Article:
Today (19th Aug) the Government has revealed its initial thoughts around setting the targets they aim to use to measure the success of the 25 year Environment Plan.
These are the INITIAL THOUGHTS only – the full scope of the target setting involves setting metrics, consultation and drafting the legislation. This should all be in place by 31 October 2022, when Government approval will be sought.
Targets for the Water Environment
There are no mention of Water Framework Directive targets – but then this is European legislation so possibly not surprising. The overarching vision seems to be:
“To achieve clean and plentiful water by improving at least three quarters of our waters to be as close to their natural state as soon as is practicable.”
And this will be achieved by :
Implementing better and more innovative ways to prevent agricultural pollutants damaging water bodies, whilst maintaining a competitive agricultural sector
Proposing a wastewater target which focuses on phosphates and nitrates in order to ensure that rapid progress is made in reducing their environmental impact.
Maintaining the government target for a 50% reduction in leakage by 2050, and endorsed the industry’s commitment to this reduction. Setting a demand target to encourage water companies to go further in reducing the demand for water and to also reduce non-household water use in conjunction with the retail market.
And possibly by:
Reducing the impact of pollution from abandoned metal mines on the water environment
Reducing the impact of physical modification on the water environment
The Environment Agency and RiverCare have a range of resources (posters and postcards) for river based organisations, towns and villages to use to highlight the problem of Floating Pennywort in our waterways. Order your resources here.
You can also help out with an ambitious citizen science project to spot Pennywort on the River Great Ouse – if you spot any click on this link to report it.
Welney Flood Barrier Consultation – closes 30 September 20
It isn’t too late to reply to the Environment Agency consultation about the installation of a flood barrier across the A1101 at Welney. This is to protect the village in case of over topping of the Old Bedford River. The EA need to know the best time to close the road in order to do this.
Come to a Community Day on Friday 29 March in Ely to find out about the Scottish Soldiers who helped make (another word for dig!) our drained landscape. Not much is known about these men and this project aims to piece together this forgotten story from the 1650s.
If you have any information about this fascinating local history please come along and share your stories or bring anything that might tell about the draining of the Fens, Maps, Articles, Family Stories, Objects.
The GB Non Native Species Secretariat: October 2018 survey findings
The GB Non Native Species Secretariat has recently commissioned a report to look at public knowledge and attitudes towards non-native invasive species and discovered that “‘Species’ and ‘organisms’ meant little to many participants – ‘invasive animals and plants’ were more meaningful.”
The general public and targeted groups (anglers, boaters and exotic pet owners) were asked about their awareness levels, the impact they thought INNS could have on their activities and the actions they personally are taking to reduce the risk of spreading them. The finding from this have been used to shape a set of recommendations for the future of the Check, Clean, Dry Campaign (also in the report). The full report can be found here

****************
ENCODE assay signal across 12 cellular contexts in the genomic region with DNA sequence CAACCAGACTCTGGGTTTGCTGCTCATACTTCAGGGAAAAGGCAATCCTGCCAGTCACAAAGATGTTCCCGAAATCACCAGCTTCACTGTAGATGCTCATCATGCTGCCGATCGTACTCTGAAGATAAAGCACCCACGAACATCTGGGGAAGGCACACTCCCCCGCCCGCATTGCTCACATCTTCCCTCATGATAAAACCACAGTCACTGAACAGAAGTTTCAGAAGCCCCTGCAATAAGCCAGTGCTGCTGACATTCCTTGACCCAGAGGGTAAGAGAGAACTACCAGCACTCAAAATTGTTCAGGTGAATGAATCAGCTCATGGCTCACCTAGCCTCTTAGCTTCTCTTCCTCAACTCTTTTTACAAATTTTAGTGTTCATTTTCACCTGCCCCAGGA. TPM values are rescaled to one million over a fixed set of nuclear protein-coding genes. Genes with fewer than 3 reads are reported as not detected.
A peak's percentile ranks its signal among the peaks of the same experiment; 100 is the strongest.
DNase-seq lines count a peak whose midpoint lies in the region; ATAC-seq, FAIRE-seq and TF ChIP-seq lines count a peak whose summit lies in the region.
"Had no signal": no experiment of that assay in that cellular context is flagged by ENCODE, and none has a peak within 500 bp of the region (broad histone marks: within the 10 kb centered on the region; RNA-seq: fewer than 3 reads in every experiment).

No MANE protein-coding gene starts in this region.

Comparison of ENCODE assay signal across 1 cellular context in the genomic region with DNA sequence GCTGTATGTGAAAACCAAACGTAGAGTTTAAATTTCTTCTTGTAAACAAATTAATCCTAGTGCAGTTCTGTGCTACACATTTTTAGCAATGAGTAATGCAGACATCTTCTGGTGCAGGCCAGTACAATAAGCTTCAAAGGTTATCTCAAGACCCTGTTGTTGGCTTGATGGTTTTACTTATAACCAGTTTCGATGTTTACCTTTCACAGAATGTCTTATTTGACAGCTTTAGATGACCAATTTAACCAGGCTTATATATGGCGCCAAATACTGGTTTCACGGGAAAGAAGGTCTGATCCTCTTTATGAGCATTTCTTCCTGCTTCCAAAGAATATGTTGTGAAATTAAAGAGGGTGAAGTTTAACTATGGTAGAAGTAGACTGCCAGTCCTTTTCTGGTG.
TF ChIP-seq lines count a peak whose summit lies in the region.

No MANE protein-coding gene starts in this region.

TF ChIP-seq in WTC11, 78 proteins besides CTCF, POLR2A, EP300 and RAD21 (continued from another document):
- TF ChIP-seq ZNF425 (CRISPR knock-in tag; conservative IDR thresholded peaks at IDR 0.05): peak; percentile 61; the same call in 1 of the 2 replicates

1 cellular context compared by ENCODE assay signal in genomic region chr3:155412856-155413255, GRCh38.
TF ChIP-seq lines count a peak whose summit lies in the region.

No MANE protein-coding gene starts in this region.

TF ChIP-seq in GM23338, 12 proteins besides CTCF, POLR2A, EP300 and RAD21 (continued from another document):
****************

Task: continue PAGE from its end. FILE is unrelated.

Free Check, Clean Dry promotion materials are available here
Brexit: plant and animal biosecurity – House of Lords Report October 2018
The UK currently follows EU legislation on biosecurity, with decisions on implementing biosecurity measures made predominantly at an EU level. The UK also benefits from EU-wide intelligence gathering and disease notification systems, systems for tracing plant and animal movements, and coordinated research efforts.
This report looks at what to be in place in order to reduce the threat of any EU new invasive organisms and manage the current ones post Brexit. It also identifies a number of opportunities for making our biosecurity more “bespoke” to the UK once we have left the EU.
ADA Biosecurity Policy & Procedures for IDBs
The Association of Drainage Authorities (ADA) has produced a template for a biosecurity policy and set of procedures to help internal drainage boards manage and reduce the risk of INNS spread. Click here for a model IDB Biosecurity Policy and Procedures.
The score: 2 bikes, one gas pipe, one TV, one road sign, one bag full of drinks cans and crisp packets and 3 other rubbish bags from the river banks. Excellent fun “fishing ” for litter with the worlds longest pole/net contraption too. A nice clean Bury Brook.
The Met Office is stating that there is a risk of heavy thunderstorms in Cambridgeshire today (26th July) and tomorrow (27th July) which could cause notable surface water flooding. The cause is from slow moving showers across the County. You can see the warning details for both days here: https://www.metoffice.gov.uk/public/weather/warnings#?date=2018-07-26
The issue with ‘slow moving’ showers is that it is very difficult to state where exactly and when exactly the rainfall will, if at all, fall within the County. If it does fall within an isolated area of the County we could experience flooding like that in August, 2014 where a number of major roads were closed and properties flooded.
The risk from rivers remains very low and there is no anticipation of the issuing of any widespread flood alerts or warnings for river flooding – you should sign up to the Environment agency’s flood alerts and warnings for more information on this. You can do so here: https://www.gov.uk/sign-up-for-flood-warnings